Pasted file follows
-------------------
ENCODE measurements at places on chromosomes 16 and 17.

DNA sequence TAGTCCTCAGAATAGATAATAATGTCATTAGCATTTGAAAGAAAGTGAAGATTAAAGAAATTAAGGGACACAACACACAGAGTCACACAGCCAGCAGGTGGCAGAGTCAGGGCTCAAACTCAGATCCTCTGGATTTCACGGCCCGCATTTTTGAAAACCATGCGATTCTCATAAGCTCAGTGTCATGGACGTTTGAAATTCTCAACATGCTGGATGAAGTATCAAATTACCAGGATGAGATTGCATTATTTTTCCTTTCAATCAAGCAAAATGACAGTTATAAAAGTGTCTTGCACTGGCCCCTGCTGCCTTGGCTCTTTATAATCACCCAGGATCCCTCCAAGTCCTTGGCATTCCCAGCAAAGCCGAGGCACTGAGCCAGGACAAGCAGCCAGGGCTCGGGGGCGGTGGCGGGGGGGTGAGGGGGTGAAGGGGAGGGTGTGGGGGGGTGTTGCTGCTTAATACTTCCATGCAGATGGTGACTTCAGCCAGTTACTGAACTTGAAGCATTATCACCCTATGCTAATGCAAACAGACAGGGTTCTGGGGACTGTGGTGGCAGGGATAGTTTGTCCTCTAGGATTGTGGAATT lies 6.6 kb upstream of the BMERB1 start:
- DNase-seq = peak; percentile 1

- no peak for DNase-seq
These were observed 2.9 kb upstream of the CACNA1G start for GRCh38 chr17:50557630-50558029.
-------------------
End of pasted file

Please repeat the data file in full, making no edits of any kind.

ENCODE measurements at places on chromosomes 16 and 17.

DNA sequence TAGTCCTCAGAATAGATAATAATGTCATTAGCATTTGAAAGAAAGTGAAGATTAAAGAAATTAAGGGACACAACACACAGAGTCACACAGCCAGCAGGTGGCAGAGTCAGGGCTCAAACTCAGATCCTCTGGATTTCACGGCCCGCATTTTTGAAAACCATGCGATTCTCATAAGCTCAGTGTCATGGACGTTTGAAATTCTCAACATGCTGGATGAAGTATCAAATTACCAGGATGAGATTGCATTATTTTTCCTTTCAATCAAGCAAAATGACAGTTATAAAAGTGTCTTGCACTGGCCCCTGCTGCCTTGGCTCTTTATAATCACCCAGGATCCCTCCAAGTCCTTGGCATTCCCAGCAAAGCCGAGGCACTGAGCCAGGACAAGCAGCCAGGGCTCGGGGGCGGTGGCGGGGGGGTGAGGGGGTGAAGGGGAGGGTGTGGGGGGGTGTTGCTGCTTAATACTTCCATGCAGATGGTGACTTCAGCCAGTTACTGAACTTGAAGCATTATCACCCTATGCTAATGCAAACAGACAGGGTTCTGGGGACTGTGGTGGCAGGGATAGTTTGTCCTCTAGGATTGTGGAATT lies 6.6 kb upstream of the BMERB1 start:
- DNase-seq = peak; percentile 1

- no peak for DNase-seq
These were observed 2.9 kb upstream of the CACNA1G start for GRCh38 chr17:50557630-50558029.